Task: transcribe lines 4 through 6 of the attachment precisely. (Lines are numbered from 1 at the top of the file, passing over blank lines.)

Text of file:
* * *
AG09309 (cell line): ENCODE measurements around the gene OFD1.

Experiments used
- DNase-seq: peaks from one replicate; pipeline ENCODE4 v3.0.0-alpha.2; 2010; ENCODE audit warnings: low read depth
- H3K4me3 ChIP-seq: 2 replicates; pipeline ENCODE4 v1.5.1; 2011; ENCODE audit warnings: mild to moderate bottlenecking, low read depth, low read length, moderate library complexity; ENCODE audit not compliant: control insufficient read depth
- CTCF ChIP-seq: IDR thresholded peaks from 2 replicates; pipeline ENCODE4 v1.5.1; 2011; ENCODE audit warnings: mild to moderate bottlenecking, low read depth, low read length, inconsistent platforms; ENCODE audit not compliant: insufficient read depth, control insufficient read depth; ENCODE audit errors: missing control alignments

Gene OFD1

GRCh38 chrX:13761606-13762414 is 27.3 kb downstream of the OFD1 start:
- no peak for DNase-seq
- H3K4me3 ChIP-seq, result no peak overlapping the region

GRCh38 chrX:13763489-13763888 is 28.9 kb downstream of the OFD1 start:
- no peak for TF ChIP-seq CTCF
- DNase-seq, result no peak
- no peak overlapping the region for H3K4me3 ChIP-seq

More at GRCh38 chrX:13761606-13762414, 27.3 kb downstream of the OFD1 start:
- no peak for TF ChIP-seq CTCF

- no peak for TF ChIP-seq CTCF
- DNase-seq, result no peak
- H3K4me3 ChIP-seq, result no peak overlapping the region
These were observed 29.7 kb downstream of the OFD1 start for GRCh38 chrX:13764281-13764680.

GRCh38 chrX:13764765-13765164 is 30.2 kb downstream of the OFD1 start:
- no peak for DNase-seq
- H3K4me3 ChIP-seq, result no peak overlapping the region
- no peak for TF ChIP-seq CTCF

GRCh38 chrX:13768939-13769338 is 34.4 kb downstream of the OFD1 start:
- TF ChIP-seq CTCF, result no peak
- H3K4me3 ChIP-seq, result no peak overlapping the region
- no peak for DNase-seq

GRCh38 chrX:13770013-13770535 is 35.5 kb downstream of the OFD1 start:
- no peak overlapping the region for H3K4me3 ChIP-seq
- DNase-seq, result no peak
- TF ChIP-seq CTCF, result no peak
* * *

- H3K4me3 ChIP-seq: 2 replicates; pipeline ENCODE4 v1.5.1; 2011; ENCODE audit warnings: mild to moderate bottlenecking, low read depth, low read length, moderate library complexity; ENCODE audit not compliant: control insufficient read depth
- CTCF ChIP-seq: IDR thresholded peaks from 2 replicates; pipeline ENCODE4 v1.5.1; 2011; ENCODE audit warnings: mild to moderate bottlenecking, low read depth, low read length, inconsistent platforms; ENCODE audit not compliant: insufficient read depth, control insufficient read depth; ENCODE audit errors: missing control alignments

Gene OFD1